Home Insurance: Our 2024 Guide

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Information verified by  Alexandre Desoutter

Our articles are written by experts in their fields (finance, trading, insurance etc.) whose signatures you will see at the beginning and at the end of each article. They are also systematically reviewed and corrected before each publication, and updated regularly.

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Alexandre Desoutter updated on 23 March 2023

Home insurance provides crucial assurance that your prized possessions are safe. It protects not just the residence itself but also the belongings inside it and your personal liability.

While it isn’t required in Canada, going without it is a mistake. It can make you whole again following a fire, flood or theft.

This guide explains how home insurance works in Canada. Learn what is covered, how it works and how to get the best deal on your home insurance policy.

What is home insurance?

Home and property insurance refers to a category of insurance products that protect both one’s home and the possessions within it. Policies cover both personal property and personal liability. Home insurance includes homeowners insurance, condo insurance and tenant’s insurance.

This versatile insurance is inexpensive and protects what is likely your largest asset.

In Canada, the terms “home insurance” and “home and property insurance” refer to several different types of insurance. These most commonly include homeowners insurance, tenant insurance and condo insurance. Let’s explore these:

  • Homeowners insurance protects the physical structure of your home and detached private structures on your property like garages, decks, driveways and sheds.
  • Tenant insurance, also known as renters insurance, does not cover the entire property. As renters are only responsible for certain types of damage to a rented dwelling, this insurance covers only those types of damage and your possessions. The landlord will typically have a separate policy on the property.
  • Condo insurance covers the inside of a condominium unit, the belongings within it and damage to common areas originating from your unit (such as a water leak or fire). As a condominium includes joint property, the condominium corporation will have its own insurance policy for commonly-owned areas and the exterior of the building.

All of these types of insurance typically also include personal liability coverage to protect you financially from incidents like a guest who slips and injures themselves in your home.

Note that there are additional types of property insurance too! These include seasonal and cottage insurance, home-based business insurance and rental insurance (for landlords with rental properties).

Do you need home insurance?

Neither homeowners nor tenants are required to purchase home insurance by Canada’s federal or provincial governments.

You may, however, still be required to buy home insurance. If you have a mortgage, the mortgage lender may require you to purchase homeowners or condo insurance. It protects their investment and yours. Additionally, some condominium corporations may require their residents to hold individual condo insurance policies, even if they own them outright. Similarly, a landlord may require a renter to have insurance coverage.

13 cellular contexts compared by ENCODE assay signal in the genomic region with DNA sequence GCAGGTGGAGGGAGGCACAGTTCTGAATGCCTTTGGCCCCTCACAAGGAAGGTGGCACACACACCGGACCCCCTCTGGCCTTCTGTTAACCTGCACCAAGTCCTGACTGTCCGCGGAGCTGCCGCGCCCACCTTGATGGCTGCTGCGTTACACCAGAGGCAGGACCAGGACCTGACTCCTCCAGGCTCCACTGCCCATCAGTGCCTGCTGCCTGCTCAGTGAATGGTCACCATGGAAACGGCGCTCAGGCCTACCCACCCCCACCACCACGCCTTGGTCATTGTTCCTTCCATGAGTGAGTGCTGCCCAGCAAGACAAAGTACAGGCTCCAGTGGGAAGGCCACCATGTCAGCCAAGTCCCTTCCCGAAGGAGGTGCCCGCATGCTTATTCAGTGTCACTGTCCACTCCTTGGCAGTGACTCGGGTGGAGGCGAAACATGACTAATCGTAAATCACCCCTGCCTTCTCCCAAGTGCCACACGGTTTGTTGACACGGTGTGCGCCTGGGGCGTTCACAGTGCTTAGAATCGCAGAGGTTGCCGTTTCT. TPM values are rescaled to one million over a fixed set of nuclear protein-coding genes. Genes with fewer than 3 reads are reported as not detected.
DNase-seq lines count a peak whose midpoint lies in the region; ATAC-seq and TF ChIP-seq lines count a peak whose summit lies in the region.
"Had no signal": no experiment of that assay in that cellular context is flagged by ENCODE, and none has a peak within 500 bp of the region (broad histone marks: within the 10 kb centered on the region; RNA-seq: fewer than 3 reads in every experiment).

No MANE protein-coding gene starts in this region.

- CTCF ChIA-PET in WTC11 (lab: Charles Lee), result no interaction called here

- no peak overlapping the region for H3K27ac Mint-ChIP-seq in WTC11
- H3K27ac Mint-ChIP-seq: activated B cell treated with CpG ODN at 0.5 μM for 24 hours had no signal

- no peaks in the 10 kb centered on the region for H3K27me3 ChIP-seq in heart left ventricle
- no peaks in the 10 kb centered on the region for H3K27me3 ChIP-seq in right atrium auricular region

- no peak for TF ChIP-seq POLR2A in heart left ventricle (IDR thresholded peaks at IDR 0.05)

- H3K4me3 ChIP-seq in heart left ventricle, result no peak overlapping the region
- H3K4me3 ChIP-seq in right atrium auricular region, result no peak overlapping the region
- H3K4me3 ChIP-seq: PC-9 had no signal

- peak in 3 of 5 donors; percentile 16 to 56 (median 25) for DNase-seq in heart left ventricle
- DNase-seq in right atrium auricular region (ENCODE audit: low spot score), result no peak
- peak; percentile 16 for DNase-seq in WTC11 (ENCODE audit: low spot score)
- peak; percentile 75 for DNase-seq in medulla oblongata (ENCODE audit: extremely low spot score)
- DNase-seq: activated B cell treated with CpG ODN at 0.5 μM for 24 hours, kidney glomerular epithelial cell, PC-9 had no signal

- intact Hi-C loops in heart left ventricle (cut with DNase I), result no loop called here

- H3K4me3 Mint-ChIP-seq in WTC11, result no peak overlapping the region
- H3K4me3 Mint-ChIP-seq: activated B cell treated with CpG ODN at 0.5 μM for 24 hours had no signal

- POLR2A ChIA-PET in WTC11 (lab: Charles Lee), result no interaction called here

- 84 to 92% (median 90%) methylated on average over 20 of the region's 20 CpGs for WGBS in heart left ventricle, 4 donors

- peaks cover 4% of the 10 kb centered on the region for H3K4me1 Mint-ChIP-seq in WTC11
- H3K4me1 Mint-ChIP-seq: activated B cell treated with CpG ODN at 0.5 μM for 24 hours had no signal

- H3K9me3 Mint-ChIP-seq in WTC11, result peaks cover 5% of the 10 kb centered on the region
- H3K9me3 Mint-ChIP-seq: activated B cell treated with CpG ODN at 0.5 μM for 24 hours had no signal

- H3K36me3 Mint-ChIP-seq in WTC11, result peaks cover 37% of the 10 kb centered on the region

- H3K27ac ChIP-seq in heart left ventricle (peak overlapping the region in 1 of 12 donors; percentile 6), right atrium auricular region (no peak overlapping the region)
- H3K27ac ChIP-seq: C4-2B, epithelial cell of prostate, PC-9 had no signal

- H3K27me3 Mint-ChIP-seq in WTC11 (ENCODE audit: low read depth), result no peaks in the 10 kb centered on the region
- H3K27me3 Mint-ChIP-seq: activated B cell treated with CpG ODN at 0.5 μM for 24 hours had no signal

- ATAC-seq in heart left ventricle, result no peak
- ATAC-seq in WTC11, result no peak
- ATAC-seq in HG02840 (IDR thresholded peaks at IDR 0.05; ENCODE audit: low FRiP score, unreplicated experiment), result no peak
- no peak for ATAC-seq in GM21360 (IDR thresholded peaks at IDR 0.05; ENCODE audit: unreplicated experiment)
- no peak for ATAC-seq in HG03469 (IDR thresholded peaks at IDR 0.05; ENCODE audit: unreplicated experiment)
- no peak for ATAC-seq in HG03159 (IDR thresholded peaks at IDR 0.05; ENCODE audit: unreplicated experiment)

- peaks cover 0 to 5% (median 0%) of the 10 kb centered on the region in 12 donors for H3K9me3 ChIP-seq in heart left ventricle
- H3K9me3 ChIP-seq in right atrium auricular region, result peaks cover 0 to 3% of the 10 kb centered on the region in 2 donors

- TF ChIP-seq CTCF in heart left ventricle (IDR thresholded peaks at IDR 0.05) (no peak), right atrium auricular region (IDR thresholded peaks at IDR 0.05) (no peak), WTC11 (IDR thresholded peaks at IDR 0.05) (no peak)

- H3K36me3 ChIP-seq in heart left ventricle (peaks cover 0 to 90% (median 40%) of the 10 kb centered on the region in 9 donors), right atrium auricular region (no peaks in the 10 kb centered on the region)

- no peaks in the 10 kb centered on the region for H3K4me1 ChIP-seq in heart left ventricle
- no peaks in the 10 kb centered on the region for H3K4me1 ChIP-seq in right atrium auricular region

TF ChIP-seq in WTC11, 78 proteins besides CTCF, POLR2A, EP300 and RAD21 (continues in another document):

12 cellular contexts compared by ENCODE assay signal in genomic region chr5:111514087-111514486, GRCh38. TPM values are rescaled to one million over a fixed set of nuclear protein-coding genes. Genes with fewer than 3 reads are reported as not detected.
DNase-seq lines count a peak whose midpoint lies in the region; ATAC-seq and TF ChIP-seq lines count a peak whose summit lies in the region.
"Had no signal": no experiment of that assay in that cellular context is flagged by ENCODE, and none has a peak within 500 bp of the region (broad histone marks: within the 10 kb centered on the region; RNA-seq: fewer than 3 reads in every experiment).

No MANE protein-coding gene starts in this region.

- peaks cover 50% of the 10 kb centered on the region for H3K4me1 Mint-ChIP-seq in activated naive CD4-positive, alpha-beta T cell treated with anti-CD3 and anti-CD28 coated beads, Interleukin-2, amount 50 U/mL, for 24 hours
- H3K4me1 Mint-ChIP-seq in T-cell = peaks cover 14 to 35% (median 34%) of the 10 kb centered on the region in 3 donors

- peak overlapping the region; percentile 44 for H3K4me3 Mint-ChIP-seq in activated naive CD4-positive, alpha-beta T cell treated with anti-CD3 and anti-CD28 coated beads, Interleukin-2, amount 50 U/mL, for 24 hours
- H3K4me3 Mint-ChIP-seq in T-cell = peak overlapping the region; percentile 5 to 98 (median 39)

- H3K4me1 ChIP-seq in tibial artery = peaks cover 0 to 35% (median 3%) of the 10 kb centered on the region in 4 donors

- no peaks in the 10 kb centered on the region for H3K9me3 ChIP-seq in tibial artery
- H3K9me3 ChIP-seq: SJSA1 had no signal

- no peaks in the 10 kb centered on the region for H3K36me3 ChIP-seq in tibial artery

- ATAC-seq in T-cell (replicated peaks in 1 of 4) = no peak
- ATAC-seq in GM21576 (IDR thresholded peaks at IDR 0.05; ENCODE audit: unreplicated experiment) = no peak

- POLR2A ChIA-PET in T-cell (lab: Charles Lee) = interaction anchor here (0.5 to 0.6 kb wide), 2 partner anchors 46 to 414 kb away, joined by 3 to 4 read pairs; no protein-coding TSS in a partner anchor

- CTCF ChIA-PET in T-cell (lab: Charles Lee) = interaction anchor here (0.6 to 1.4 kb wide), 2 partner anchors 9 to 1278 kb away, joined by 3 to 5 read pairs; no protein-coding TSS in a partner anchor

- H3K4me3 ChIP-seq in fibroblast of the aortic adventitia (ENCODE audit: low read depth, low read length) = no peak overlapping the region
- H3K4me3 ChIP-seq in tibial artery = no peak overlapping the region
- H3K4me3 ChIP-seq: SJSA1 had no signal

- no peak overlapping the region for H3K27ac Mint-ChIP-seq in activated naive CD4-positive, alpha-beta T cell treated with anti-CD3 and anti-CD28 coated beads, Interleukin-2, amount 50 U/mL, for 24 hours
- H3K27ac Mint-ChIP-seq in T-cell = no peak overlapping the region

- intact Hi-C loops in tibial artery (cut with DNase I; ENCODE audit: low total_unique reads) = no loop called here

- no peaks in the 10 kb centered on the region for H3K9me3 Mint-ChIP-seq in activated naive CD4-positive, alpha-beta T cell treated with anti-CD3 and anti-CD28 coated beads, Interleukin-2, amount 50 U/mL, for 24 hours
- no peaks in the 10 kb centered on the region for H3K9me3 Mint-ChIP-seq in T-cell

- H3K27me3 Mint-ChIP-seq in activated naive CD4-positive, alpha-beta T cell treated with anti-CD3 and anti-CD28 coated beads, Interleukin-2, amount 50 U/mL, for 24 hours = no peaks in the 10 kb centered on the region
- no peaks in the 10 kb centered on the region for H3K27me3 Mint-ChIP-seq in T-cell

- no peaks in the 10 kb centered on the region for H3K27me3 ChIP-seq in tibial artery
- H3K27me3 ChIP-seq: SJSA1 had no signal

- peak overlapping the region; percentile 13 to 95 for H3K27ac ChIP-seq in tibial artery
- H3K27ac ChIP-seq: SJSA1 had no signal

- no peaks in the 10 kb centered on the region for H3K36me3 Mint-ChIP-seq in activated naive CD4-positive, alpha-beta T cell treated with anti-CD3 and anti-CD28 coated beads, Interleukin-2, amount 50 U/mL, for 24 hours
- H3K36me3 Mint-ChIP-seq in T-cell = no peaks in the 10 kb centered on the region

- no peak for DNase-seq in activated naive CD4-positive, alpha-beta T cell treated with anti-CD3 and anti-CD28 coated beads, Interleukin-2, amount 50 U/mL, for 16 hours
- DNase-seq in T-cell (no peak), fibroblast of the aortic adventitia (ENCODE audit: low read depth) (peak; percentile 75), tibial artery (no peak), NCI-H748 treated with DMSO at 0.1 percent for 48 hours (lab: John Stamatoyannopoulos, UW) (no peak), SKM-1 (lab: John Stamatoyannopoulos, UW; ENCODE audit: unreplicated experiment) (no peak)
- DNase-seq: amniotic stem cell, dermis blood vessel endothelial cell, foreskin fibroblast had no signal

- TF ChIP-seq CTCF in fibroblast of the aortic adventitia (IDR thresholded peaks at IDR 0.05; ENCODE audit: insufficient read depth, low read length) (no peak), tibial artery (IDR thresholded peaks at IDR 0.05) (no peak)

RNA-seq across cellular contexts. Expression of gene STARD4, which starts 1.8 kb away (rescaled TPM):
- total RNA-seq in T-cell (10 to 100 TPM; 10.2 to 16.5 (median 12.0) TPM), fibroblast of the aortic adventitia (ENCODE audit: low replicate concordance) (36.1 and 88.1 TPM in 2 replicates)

Expert advice

Even when not required, we strongly recommend getting home insurance. It is an inexpensive way to cover your most valuable assets.

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How much home insurance do you need?

Experts recommend that your home insurance policy cover the replacement value of your residence and provide $1 to $2 million in personal liability coverage.

Finding the best policy for you is not always easy. It is a balance between your risk tolerance and your budget. Your belongings factor in too. If you are a university student you may not have many valuables in your apartment and prefer a cheaper plan. On the other hand, someone who is more established with a large house full of valuable electronics, art, bikes or jewellery would get peace of mind from more coverage.

Basic home insurance will often cover losses to common valuables like

  • Bicycles
  • Tools
  • Electronics
  • Furniture
  • Clothing

High-value and unusual items will probably need to be named on your policy, so ask your insurer if your art, antiques, grandmother's diamond ring or collection of rare vinyl records. Home insurance can sometimes even protect these items when you're not at home. For example, if your bike or camera is stolen while you are out and about.

Watch out!

When choosing a policy, consider your ability to replace the property or belongings. If you cannot afford to repurchase or to lose something, you should insure it. Don't hesitate to name expensive electronics, sports equipment and more.

What does home insurance cover?

Home insurance encompasses two types of coverage — personal property and personal liability:

  • Personal property coverage protects the residence itself and its contents.
  • Personal liability coverage protects a policyholder from financial liability for injury or accidents. 

Most home insurers will have up to three main levels of coverage available. Here’s how they work:

  • Basic policies, or named perils policies, cover only the risks to your home and the contents specifically named in the policy. 
  • Broad policies cover most risks to one’s home and coverage for many common valuables. Excluded valuables can be added as named contents.
  • Comprehensive policies cover almost all risks to one’s home and most contents. There may still be some named exceptions like earthquakes.

Here is what a typical comprehensive policies will cover:

Personal liability
Water leaks
Furniture and possessions
Building structure
Natural disasters
Most covered
Endorsements available
Endorsements available
What does comprehensive home insurance cover?

Expert advice

Expert advice: policies from basic to comprehensive may have exclusions that are not covered. This could be something like flooding or an earthquake if you live in areas prone to these disasters. If you're not sure, ask! In these cases, you can often purchase separate coverage against these risks.